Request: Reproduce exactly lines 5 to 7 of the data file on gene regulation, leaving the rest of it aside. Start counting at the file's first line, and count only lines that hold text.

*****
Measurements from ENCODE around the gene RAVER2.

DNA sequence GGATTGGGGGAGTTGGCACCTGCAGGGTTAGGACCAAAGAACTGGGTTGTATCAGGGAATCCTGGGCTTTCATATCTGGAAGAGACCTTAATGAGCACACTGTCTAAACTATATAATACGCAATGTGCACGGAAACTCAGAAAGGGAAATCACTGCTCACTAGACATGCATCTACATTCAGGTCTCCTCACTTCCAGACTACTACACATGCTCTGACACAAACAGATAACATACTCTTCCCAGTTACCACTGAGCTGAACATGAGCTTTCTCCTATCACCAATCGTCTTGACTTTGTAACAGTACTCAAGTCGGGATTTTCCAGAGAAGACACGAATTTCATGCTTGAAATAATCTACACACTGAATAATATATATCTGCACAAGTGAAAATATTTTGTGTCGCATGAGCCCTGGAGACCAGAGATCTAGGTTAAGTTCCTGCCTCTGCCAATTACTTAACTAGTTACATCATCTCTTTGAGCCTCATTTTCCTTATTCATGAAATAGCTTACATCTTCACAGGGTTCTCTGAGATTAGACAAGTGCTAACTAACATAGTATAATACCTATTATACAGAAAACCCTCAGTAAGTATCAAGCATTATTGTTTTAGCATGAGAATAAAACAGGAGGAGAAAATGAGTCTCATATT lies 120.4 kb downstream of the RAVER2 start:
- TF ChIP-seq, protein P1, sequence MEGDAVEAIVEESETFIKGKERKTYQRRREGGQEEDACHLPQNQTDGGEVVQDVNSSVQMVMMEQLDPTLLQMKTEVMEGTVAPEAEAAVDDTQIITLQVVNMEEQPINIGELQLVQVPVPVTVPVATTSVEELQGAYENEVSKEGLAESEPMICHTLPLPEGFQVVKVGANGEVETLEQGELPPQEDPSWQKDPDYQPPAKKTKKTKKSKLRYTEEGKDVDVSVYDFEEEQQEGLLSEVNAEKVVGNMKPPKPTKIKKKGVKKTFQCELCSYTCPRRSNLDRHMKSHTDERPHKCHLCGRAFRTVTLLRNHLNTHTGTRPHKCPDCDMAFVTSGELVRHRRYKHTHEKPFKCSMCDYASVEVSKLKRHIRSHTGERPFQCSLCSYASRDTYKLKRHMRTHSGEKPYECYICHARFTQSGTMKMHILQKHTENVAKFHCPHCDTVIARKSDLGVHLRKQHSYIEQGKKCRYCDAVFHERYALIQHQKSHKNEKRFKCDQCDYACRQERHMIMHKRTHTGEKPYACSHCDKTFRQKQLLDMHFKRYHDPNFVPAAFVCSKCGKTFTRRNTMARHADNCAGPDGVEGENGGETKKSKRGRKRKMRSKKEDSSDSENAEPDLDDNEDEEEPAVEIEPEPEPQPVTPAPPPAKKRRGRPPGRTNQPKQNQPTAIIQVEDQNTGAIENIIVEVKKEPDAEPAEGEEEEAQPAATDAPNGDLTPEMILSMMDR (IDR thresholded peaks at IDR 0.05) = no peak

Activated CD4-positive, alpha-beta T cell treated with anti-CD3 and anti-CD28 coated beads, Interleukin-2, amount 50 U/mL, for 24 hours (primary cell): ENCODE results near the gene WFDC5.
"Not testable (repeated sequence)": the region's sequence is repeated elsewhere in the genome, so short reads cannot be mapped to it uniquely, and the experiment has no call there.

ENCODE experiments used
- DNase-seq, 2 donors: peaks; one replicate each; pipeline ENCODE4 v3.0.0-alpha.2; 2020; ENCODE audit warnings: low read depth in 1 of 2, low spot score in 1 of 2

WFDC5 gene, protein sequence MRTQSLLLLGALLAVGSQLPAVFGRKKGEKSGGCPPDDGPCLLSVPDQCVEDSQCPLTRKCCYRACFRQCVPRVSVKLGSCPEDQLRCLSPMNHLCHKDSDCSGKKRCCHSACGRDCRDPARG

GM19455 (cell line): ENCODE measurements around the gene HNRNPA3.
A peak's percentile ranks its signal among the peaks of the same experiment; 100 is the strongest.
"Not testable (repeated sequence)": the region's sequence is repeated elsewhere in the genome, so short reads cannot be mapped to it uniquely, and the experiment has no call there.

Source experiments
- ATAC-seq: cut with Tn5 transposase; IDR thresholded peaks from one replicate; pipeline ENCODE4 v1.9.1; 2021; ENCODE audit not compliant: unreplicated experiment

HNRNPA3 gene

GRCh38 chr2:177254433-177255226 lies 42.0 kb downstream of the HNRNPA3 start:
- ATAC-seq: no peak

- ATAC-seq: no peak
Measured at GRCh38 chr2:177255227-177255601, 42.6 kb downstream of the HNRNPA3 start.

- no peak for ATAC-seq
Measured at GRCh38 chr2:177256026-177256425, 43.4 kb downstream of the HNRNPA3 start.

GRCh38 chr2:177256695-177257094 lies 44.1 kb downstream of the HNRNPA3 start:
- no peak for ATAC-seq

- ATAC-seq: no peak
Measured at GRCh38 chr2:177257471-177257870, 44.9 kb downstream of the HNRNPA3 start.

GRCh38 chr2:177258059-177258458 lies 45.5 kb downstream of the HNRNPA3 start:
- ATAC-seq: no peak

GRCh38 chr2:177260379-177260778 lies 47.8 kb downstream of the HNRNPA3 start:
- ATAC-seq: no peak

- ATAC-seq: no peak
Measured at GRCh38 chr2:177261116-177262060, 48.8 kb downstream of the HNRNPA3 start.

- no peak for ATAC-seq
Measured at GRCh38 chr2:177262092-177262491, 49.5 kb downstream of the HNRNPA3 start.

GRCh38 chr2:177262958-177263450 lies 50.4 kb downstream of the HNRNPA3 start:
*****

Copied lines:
"Not testable (repeated sequence)": the region's sequence is repeated elsewhere in the genome, so short reads cannot be mapped to it uniquely, and the experiment has no call there.

ENCODE experiments used
- DNase-seq, 2 donors: peaks; one replicate each; pipeline ENCODE4 v3.0.0-alpha.2; 2020; ENCODE audit warnings: low read depth in 1 of 2, low spot score in 1 of 2